The word is widely seen as a slur and used against people of South Asian and Middle Eastern origin in Britain.
An independent panel looked into the claims on behalf of the club, and while the Yorkshire CCC issued an apology to Rafiq, nobody was disciplined.
Lawmaker Julian Knight called the situation “one of the most repellent and disturbing episodes in modern cricket history.”
Health Secretary Sajid Javid said in a tweet that “heads should roll at Yorkshire CCC,” adding that the term used “is not banter.”
A leaked report said that the player accused of racism was exonerated because it was seen that this was friendly, good-natured “banter” between the two players, ESPN reported.
“It is right, however, to acknowledge from the outset that several of the allegations made by Azeem were upheld and that sadly, historically, Azeem was the victim of inappropriate behaviour. This is clearly unacceptable. We would like to express our profound apologies for this.”
CNN has reached out for further comment from Yorkshire CCC.
The England and Wales Cricket Board (ECB) said they had received Yorkshire CCC’s report into the racism and bullying allegations Azeem Rafiq made against the club.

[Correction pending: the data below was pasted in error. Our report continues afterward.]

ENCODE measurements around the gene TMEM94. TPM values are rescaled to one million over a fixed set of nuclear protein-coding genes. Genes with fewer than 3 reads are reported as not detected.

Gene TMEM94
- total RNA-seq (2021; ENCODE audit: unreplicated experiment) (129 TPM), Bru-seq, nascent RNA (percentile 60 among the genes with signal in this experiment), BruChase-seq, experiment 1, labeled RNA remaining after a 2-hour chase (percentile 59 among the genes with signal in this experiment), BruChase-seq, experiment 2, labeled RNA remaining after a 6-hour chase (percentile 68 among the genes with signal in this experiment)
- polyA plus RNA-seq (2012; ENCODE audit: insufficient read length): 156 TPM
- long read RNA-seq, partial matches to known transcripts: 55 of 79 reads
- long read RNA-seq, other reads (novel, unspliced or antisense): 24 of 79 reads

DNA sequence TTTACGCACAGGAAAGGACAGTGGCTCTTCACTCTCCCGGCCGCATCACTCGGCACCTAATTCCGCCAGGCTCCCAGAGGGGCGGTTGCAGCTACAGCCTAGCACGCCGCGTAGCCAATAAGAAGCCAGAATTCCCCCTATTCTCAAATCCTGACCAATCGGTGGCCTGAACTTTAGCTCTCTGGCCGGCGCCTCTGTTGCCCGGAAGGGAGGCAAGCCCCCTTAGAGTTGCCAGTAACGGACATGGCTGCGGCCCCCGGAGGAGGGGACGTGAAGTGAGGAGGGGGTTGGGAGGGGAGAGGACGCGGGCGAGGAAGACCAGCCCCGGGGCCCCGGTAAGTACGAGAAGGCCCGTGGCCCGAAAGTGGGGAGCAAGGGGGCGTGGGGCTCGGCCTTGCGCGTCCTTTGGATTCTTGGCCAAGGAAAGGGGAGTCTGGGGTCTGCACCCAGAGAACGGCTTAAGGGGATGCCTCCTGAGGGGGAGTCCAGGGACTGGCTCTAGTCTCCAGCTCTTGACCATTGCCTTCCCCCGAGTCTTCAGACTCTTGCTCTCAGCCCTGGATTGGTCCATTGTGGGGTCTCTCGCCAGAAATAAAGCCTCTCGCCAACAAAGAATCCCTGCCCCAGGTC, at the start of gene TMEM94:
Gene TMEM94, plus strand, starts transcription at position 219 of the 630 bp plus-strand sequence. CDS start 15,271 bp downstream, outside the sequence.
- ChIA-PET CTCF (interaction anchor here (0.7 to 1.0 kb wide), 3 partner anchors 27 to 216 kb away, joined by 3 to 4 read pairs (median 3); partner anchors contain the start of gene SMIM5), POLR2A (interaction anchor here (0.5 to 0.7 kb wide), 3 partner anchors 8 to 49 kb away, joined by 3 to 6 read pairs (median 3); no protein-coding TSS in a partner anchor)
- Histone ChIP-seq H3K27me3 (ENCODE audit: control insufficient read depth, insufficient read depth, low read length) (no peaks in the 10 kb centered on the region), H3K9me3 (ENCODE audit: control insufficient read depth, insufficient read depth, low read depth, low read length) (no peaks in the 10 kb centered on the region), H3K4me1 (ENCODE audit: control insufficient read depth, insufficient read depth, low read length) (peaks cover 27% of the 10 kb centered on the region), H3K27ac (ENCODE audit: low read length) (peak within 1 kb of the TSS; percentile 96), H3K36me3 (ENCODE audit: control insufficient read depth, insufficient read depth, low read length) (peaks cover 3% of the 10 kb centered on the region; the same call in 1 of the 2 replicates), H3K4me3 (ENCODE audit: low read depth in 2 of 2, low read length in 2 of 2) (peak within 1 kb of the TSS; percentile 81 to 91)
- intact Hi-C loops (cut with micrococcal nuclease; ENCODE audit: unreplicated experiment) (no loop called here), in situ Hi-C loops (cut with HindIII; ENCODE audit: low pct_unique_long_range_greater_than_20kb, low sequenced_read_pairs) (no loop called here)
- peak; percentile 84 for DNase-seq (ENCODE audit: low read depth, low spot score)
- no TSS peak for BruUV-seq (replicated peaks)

“We are conscious about the length of time that Azeem has waited for resolution and the toll that must be taking on his well-being and that of his family. We are sorry that, as a sport, this has not yet been resolved,” they said in a statement.
“We will conduct a full regulatory process that is fair to all parties, but also ensure this happens as quickly as possible. To achieve this, we have secured the services of a QC, along with other external investigatory support to upweight resource around our process. The ECB Board has also reaffirmed its commitment to further additional resource, should the investigation require it,” they added.
“We are aware that The Select Committee have called Yorkshire’s Chair, Roger Hutton, to give evidence. In the meantime, we will press ahead with our investigation,” they said.